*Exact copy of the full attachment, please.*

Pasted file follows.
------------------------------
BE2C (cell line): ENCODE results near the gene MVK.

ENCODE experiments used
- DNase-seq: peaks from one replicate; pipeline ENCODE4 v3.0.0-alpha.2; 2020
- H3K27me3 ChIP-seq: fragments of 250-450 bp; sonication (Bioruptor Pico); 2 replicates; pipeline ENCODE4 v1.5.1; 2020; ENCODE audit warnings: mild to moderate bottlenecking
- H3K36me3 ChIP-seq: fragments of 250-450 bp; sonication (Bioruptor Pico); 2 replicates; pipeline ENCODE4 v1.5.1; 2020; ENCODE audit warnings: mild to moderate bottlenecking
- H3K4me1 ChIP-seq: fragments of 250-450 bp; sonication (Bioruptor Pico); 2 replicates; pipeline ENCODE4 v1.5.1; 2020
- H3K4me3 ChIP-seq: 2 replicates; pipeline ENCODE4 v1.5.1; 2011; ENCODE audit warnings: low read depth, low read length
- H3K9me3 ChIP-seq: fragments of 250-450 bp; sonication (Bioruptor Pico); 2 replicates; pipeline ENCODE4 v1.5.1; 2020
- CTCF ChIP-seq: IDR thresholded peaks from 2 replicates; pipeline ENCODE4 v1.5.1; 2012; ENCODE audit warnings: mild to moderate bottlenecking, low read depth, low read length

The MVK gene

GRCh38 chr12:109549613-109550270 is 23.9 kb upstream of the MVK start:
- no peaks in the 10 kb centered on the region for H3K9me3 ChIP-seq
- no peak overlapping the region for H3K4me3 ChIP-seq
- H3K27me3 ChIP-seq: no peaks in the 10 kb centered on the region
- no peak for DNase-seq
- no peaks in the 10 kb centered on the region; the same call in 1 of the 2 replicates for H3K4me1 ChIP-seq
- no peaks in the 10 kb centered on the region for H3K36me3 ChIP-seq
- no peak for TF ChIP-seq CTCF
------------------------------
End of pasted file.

BE2C (cell line): ENCODE results near the gene MVK.

ENCODE experiments used
- DNase-seq: peaks from one replicate; pipeline ENCODE4 v3.0.0-alpha.2; 2020
- H3K27me3 ChIP-seq: fragments of 250-450 bp; sonication (Bioruptor Pico); 2 replicates; pipeline ENCODE4 v1.5.1; 2020; ENCODE audit warnings: mild to moderate bottlenecking
- H3K36me3 ChIP-seq: fragments of 250-450 bp; sonication (Bioruptor Pico); 2 replicates; pipeline ENCODE4 v1.5.1; 2020; ENCODE audit warnings: mild to moderate bottlenecking
- H3K4me1 ChIP-seq: fragments of 250-450 bp; sonication (Bioruptor Pico); 2 replicates; pipeline ENCODE4 v1.5.1; 2020
- H3K4me3 ChIP-seq: 2 replicates; pipeline ENCODE4 v1.5.1; 2011; ENCODE audit warnings: low read depth, low read length
- H3K9me3 ChIP-seq: fragments of 250-450 bp; sonication (Bioruptor Pico); 2 replicates; pipeline ENCODE4 v1.5.1; 2020
- CTCF ChIP-seq: IDR thresholded peaks from 2 replicates; pipeline ENCODE4 v1.5.1; 2012; ENCODE audit warnings: mild to moderate bottlenecking, low read depth, low read length

The MVK gene

GRCh38 chr12:109549613-109550270 is 23.9 kb upstream of the MVK start:
- no peaks in the 10 kb centered on the region for H3K9me3 ChIP-seq
- no peak overlapping the region for H3K4me3 ChIP-seq
- H3K27me3 ChIP-seq: no peaks in the 10 kb centered on the region
- no peak for DNase-seq
- no peaks in the 10 kb centered on the region; the same call in 1 of the 2 replicates for H3K4me1 ChIP-seq
- no peaks in the 10 kb centered on the region for H3K36me3 ChIP-seq
- no peak for TF ChIP-seq CTCF